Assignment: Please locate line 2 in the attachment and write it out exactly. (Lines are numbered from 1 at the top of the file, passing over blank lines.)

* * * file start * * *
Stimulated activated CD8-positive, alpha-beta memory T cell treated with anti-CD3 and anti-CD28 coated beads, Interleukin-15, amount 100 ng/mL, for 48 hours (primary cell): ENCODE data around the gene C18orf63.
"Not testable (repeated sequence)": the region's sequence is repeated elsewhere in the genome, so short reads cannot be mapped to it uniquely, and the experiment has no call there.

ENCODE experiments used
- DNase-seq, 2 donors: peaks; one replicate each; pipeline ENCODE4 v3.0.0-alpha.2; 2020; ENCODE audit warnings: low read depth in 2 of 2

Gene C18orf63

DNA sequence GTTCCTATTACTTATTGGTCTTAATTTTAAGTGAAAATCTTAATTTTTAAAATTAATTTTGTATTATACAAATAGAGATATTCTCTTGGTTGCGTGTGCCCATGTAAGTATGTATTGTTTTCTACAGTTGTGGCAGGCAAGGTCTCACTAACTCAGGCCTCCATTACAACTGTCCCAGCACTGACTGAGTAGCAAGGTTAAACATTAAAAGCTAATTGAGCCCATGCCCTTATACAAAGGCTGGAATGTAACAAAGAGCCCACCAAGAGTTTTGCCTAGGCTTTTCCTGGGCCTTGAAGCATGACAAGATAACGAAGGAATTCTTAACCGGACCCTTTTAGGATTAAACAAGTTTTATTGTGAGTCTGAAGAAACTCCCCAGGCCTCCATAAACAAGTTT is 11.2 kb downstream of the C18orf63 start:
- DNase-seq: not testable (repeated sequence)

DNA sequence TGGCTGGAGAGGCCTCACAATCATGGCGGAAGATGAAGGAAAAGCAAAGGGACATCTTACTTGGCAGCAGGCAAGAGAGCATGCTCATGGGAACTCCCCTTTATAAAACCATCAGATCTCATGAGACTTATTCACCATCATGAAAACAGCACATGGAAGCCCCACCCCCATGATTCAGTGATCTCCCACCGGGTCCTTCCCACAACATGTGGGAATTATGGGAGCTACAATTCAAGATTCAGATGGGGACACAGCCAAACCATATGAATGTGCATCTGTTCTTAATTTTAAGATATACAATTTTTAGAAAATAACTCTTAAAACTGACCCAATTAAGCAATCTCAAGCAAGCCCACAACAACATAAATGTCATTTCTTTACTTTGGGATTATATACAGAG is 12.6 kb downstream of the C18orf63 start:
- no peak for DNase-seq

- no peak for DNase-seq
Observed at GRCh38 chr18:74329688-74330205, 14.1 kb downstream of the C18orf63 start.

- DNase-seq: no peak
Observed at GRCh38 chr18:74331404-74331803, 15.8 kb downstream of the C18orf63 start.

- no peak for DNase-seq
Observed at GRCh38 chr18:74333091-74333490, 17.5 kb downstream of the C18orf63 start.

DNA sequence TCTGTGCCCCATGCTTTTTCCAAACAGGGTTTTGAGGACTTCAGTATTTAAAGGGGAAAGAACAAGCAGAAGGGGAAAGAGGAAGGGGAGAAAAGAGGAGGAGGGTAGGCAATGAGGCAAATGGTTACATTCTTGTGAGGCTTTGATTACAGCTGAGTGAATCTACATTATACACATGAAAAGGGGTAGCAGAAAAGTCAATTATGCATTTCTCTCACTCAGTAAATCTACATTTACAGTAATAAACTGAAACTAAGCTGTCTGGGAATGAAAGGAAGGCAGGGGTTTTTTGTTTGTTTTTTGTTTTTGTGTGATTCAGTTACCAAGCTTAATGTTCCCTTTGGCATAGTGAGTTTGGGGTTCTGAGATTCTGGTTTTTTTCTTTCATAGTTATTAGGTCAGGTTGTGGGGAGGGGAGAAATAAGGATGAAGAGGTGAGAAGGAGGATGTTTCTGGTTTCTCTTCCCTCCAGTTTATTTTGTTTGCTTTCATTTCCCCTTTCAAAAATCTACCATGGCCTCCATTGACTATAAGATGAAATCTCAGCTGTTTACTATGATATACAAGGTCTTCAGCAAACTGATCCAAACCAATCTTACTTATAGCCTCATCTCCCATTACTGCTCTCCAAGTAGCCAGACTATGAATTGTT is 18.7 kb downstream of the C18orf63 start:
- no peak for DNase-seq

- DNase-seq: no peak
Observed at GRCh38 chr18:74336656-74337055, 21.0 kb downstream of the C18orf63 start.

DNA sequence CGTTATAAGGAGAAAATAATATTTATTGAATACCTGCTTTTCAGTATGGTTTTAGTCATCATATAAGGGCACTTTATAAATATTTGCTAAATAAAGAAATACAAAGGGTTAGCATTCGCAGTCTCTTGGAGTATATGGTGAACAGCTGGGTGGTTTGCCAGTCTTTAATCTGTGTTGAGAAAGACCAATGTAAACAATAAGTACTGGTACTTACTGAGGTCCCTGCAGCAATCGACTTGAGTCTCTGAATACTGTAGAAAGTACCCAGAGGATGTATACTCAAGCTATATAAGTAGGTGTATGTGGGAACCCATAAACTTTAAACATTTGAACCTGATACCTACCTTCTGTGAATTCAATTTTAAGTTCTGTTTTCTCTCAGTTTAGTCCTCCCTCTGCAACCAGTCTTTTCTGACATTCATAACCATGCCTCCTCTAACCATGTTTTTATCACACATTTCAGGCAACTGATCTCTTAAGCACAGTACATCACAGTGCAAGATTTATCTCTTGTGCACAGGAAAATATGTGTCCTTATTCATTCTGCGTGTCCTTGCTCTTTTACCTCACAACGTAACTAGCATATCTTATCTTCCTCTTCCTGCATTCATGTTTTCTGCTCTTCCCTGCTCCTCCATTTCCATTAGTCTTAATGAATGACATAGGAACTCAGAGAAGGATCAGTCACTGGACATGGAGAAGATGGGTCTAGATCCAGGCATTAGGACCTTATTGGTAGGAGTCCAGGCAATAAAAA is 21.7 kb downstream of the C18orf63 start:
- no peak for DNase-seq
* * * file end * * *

"Not testable (repeated sequence)": the region's sequence is repeated elsewhere in the genome, so short reads cannot be mapped to it uniquely, and the experiment has no call there.